Oskar Lindblom and fans misguided anger

So let me preface this by saying one of two things. First, I wish nothing but the best for Oskar Lindblom and hope that his placement on the COVID protocol list is nothing but a precaution. Second, being placed on that list does not mean that the individual has contracted COVID. With that being said, it’s time to dive into this headfirst.

Everything surrounding Lindblom’s cancer diagnosis, treatments, and recovery has been incredibly well-documented. We all essentially traveled along in his road to recovery. It was the most incredible story in all of the NHL, no slight to Bobby Ryan’s recovery from alcohol abuse or Stephen Johns’ return from a 22-month absence due to post-traumatic headaches. The initial reaction was heartbreaking. The return to action was triumphant. It was simply amazing to see it all unfold before our very eyes.

We now know that Oskar is in COVID protocol. For someone who has recently gone through what he has, it’s alarming, to say the least. While it’s alright to be frustrated and upset that he’s on the protocol list, this isn’t a reason to go after the NHL.

Yes, everyone is well aware that the NHL is losing a lot of money due to no fans in the stands and advertising money not being what it typically is. Evidenced by the selling-off of naming rights for the divisions and logos on players’ helmets, the owners are doing what they can to recoup what they’re losing. A key component to making their money is having a product to sell. While it stands that there’s the possibility of some shady dealings in trying to keep players on the ice at all costs, we can only take this at face value and assume everyone involved is doing their part to stay safe and keep everyone else around them safe.

The fact of the matter is that partaking in the 2020-21 NHL season was a choice. Players on a non-playoff team had until December 24th of 2020 to opt out of the current season. Players on playoff teams from last year had until the 27th of the same month to opt out. That means Oskar Lindblom and every other Flyers player had roughly 112 days to decide whether or not they would partake in the 2020-21 NHL season. Almost four full months is more time than many think and gave the players ample time to make up their mind about playing or not.

We can only assume that Lindblom knew the risks when it came to playing this season. Considering what he’s been through this past year, it would be fitting to believe he did his due diligence in deciding on playing this season. According to the same article linked above, Lindblom could have opted out, and the missed year would not count against his contract term.

I get it. I understand the frustration behind seeing Lindblom’s name appear on the list of players being placed in COVID protocol. It’s the last place you want to see Lindblom’s name appear. However, we can’t deny that this was a possibility. A sport such as hockey is about as close-contact as they come. It was bound to happen eventually, and it just so happened that it impacted someone who is at a much higher risk than most.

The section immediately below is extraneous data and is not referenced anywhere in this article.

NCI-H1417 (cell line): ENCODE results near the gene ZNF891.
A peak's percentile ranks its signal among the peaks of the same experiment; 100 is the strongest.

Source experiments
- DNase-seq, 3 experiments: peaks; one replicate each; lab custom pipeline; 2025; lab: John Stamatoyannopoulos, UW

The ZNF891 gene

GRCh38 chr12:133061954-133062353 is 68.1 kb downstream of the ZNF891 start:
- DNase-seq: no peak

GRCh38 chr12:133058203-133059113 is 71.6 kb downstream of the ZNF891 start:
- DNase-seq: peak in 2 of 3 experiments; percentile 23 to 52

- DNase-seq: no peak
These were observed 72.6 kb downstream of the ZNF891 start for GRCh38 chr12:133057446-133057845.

While it’s worrisome, let’s not act like he was being held at gunpoint. Lindblom is a big boy. While some will claim him as their “large adult son,” or whatever you want to call him, he’s a grown man. He made this decision knowing full well that there was risk involved. Players make that decision every single night when they lace up their skates, knowing the risks that await them out on the ice.

Of course, the decision is a difficult one. According to Ian Oland of Russian Machine Never Breaks, players who opted out would not have been paid during the season.

Excerpt from Key dates for the NHL’s 2020-21 season including opt-out deadline and first day of free agency. (RMNB)

Nobody wants to voluntarily leave money on the table, that much is fact. However, the argument circles back to this being one of the risks to weigh when deciding to play or not. Every choice made has a consequence, and opting not to play meant not getting paid. Opting to play meant getting paid, and risking exposure. While not an easy decision, it likely wasn’t made without heavily weighing the consequences of both choices. The fact remains, Oskar Lindblom made the choice to opt-in and play the 2020/21 season.

Don’t misguide your anger here. There’s no need to be angry at the NHL over this. You can be angry about the fact that Oskar Lindblom is on the list. That’s totally acceptable and understandable. You could be frustrated that the NHLPA didn’t work in some language to the deal that players would be taken care of if they decided to opt out. Sure, that’s totally understandable as well. There’s just no point in being angry at one entity over this situation. To put this into every-day life speak, it’s useless to get mad at the bar you went to that followed proper procedures when you have to quarantine. You decided to go out, and the place you went did everything they needed to do (hopefully) to keep you safe.

Photo Credit – Vincent Ethier/Icon Sportswire)

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